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Beer May Help Heart Health, Study Says

Beer May Help Heart Health, Study Says

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Another study to help support our beer consumption (in moderation, naturally)

Excellent; here's another reason to enjoy our morning brew (what, Belgians and Germans do it!). A new study supports the claim that beer helps increase heart health, lowering risk of heart diseases.

Published in the journal Nutrition this month, a new study from researchers at Harokopio University in Athens found that beer actually helps blood pass through arteries easier.

The researchers rounded up 17 non-smoking men in their late 20s and early 30s, and measured their cardiovascular health after they polished off beer, alcohol-free beer, and some vodka.

The results: While reach instance reduced the stiffness of the arteries, only beer significantly caused blood to flow more easily.

Of course, this doesn't mean that beer vastly improves heart health; the subjects in question were already healthy to begin with. However, researchers say, "Beer acutely improves parameters of arterial function and structure, in healthy non-smokers. This benefit seems to be mediated by the additive or synergistic effects of alcohol and antioxidants and merits further investigation." Which means, no reason to stop drinking beer if you're already healthy; but as with anything, everything in moderation.

Drinking This for Just 10 Days Can Improve Your Health, Says New Study


We know: it's easy to overthink juice, with so much discussion about the amount of sugar in it. But a new study has just highlighted one powerful juice for your cardiovascular health and brain function. Curiously, it has to do with the way our mouths process a particular chemical… and best of all, it comes from a plant that turns up on a lot of tables this time of year.

Now, in a new study at the U.K.'s University of Exeter, a team of physiology researchers examined 26 participants who were between 70 and 80 years old. For 10 days, the participants drank beet juice, which is naturally rich in chemicals as nitrates, as well as a nitrate-rich placebo juice, twice a day.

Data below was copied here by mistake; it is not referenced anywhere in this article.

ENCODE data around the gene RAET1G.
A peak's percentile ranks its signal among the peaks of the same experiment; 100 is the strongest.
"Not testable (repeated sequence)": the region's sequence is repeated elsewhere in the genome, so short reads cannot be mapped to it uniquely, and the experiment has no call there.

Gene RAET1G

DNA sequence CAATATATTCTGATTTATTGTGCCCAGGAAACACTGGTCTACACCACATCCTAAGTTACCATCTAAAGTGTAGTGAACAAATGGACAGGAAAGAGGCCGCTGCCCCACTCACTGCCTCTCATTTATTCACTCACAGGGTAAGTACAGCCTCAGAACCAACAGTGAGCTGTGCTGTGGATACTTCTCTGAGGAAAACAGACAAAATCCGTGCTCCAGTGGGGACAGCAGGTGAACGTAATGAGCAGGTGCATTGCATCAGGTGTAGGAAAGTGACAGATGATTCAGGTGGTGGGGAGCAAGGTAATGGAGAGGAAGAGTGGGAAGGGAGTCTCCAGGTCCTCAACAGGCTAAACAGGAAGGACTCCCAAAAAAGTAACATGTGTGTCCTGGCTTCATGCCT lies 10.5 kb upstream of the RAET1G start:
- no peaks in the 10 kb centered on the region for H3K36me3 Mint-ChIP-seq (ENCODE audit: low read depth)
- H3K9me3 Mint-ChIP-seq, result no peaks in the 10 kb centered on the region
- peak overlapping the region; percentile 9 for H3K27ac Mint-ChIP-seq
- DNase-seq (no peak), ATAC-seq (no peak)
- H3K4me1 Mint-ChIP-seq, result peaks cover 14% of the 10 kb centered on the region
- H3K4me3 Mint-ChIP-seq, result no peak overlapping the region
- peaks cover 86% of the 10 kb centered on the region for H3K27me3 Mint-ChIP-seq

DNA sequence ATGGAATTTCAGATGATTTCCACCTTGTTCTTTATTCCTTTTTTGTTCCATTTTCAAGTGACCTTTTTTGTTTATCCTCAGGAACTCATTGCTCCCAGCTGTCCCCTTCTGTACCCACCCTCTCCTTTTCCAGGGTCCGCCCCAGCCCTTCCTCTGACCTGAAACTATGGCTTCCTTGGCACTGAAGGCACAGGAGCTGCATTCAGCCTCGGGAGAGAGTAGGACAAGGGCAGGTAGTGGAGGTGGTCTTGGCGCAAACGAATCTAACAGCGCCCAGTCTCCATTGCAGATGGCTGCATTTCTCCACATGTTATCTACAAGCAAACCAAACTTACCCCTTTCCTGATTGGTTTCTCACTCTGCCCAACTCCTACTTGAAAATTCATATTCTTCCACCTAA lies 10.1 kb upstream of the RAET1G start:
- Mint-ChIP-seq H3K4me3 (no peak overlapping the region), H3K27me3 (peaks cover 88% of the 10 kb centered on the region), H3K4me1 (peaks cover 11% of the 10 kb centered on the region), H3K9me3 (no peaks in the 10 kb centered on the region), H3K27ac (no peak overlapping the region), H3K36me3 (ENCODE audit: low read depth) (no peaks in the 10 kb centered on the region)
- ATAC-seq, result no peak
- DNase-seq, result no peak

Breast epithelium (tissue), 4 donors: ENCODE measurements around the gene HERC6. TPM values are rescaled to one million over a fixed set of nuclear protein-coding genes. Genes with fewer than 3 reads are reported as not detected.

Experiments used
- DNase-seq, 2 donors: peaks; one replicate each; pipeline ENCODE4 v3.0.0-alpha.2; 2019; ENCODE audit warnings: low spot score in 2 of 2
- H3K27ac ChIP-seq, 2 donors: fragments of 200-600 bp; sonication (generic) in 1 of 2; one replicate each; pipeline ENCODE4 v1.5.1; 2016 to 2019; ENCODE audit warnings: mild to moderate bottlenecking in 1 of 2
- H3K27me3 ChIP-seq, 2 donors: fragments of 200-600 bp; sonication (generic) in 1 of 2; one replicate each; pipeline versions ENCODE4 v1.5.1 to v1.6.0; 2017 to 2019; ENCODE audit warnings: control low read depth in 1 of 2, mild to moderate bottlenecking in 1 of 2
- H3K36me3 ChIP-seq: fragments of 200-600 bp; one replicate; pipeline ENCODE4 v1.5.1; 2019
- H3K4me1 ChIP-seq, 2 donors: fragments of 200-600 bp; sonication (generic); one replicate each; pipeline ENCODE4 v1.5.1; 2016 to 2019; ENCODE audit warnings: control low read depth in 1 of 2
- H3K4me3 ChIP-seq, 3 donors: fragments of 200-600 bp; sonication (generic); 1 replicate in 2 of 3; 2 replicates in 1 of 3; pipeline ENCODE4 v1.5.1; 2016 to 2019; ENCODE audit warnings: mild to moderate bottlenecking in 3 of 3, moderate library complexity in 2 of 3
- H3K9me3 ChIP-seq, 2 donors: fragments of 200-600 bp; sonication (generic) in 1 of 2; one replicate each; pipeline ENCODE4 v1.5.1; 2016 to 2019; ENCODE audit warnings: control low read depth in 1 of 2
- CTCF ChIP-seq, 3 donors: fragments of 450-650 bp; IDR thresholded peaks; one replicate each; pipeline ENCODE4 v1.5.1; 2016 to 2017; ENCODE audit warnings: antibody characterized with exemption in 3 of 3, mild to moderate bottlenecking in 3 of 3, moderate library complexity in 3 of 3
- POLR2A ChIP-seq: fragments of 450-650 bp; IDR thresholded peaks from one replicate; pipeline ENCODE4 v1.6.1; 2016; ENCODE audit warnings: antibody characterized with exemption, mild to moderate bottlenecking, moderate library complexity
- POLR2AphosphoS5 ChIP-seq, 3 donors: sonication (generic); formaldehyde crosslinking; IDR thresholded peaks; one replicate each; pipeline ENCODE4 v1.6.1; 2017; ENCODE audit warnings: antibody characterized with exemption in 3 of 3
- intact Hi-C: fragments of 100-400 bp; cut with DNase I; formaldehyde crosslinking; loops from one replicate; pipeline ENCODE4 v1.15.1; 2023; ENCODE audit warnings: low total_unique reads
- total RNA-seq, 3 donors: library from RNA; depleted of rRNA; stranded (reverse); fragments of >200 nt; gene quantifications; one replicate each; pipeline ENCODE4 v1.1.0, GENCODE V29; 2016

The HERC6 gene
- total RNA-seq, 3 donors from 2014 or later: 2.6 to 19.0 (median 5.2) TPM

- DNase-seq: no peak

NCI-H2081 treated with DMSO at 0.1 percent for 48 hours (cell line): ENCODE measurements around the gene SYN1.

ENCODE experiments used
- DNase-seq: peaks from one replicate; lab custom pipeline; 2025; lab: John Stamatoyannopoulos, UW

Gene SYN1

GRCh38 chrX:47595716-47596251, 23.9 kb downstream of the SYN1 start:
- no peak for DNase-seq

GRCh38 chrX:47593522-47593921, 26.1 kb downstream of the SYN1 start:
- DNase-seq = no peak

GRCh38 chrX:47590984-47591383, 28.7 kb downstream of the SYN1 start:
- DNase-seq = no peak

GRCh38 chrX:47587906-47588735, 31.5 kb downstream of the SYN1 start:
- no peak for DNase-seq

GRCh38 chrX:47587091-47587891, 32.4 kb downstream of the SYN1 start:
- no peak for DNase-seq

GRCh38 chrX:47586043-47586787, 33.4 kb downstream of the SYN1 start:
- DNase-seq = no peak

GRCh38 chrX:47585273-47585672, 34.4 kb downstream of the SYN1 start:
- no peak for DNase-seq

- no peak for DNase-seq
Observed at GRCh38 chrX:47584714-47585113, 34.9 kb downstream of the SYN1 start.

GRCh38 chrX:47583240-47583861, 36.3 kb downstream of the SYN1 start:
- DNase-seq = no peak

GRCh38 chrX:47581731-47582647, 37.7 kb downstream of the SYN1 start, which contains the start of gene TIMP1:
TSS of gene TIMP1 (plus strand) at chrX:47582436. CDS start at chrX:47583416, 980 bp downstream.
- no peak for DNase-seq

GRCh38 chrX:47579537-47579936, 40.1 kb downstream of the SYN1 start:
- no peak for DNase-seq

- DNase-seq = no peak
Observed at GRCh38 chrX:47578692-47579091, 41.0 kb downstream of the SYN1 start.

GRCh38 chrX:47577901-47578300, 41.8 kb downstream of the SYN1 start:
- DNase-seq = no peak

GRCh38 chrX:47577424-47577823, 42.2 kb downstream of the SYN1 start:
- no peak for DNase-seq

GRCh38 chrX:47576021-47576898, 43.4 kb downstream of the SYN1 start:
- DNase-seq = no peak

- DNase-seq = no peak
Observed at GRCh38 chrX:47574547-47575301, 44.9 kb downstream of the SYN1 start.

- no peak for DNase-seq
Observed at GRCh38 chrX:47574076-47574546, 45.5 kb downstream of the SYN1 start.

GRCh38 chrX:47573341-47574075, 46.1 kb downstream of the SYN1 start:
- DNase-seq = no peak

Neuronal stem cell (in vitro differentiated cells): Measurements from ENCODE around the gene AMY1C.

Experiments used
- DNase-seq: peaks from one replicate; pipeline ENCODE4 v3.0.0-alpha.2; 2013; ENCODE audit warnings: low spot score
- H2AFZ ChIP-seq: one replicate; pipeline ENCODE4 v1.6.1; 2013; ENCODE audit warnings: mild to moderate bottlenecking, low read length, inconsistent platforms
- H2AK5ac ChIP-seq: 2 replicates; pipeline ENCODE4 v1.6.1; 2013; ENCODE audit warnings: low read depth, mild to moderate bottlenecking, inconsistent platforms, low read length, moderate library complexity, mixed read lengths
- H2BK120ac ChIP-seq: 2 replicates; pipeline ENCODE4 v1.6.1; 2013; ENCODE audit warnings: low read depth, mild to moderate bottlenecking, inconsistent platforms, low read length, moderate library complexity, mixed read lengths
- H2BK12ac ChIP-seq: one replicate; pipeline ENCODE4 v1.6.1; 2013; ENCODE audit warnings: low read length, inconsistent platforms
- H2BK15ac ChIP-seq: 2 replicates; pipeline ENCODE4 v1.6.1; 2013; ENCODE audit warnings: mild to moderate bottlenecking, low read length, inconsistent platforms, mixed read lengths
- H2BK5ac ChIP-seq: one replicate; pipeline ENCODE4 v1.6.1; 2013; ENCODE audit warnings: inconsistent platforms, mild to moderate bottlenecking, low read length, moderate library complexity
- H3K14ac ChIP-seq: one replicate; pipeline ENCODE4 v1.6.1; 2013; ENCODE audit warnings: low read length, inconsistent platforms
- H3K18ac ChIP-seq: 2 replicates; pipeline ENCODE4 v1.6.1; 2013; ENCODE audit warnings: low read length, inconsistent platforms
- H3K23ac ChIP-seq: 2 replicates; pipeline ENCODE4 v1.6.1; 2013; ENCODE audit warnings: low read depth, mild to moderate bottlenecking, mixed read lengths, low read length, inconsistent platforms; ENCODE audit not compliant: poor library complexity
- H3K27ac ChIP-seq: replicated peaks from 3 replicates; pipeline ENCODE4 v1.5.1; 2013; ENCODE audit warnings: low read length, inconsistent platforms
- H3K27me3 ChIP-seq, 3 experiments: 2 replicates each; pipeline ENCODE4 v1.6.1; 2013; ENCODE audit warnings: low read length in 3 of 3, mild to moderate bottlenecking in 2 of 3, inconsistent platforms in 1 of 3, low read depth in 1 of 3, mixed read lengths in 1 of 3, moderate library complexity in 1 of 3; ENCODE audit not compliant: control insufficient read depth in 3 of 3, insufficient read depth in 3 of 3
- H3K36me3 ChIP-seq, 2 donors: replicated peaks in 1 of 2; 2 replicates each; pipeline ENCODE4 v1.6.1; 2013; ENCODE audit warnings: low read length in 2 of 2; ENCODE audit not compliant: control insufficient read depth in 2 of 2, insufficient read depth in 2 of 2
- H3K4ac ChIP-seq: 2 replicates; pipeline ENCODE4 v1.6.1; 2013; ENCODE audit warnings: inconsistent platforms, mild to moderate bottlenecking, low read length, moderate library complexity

Previous research has shown that an important reason our cardiovascular health and cognitive function decline over time has to do with a decreased capacity for our body to turn nitrate into nitric oxide. When the body's working just right, these chemicals start to undergo a process that begins right inside our mouths to help the blood vessels dilate to promote healthy blood flow to the heart and brain.

What this study found is that beet juice significantly increased the levels of bacteria associated with good vascular and cognitive health, and lowered the levels of bacteria that are known to cause inflammation (and therefore, disease as we age).

"Our findings suggest that adding nitrate-rich foods to the diet—in this case via beetroot juice—for just ten days can substantially alter the oral microbiome (mix of bacteria) for the better," Lead researcher Professor Anni Vanhatalo explained. "Maintaining this healthy oral microbiome in the long-term might slow down the negative vascular and cognitive changes associated with aging."

The study also pointed out that green veggies like spinach, lettuce, and celery are high in nitrates, too.

This is all the more reason to eat your beets and even pickle those eggs this spring. Check out our 19 Boss Beet Recipes.

And sign up for the Eat This, Not That! newsletter for the latest nutrition news dropped in your inbox each day.

Red wine

When it comes to a healthier alcohol, red wine is top of the list.

Red wine contains antioxidants, which can protect your cells from damage, and polyphenols, which can promote heart health. White wine and rose contain those too, just in smaller quantities.

Research shows that red wine is associated with improving:

No matter what type of wine you're reaching for, Kober recommends looking for natural wines. "These wines have far fewer additives and your liver won't have to work as hard, adding to the health benefits that you may get from your wine," she says.

General advice: Ask your local wine store about the healthiest natural wines to purchase.

Does Excessive Drinking Contribute to Heart Disease?

Heavy drinking, on the other hand, is linked to a number of poor health outcomes, including heart conditions. Excessive alcohol intake can lead to high blood pressure, heart failure or stroke. Excessive drinking can also contribute to cardiomyopathy, a disorder that affects the heart muscle.

What&rsquos more, alcohol can contribute to obesity and the long list of health problems that can go along with it, McEvoy says: &ldquoAlcohol is a source of excess calories and a cause of weight gain that can be harmful in the long term.&rdquo

The takeaway, McEvoy says, is what you probably already knew: If you choose to drink alcohol, stick to moderate levels of drinking, and don&rsquot overdo it. &ldquoWe&rsquore not talking about going out and drinking yourself merry and then expecting good heart outcomes,&rdquo McEvoy says.

If You Can't Do This in 90 Seconds, Your Heart Is in Danger, Study Says

A patient's ability to do this one thing in a minute-and-a-half says a lot about their heart health.

tommaso79 / iStock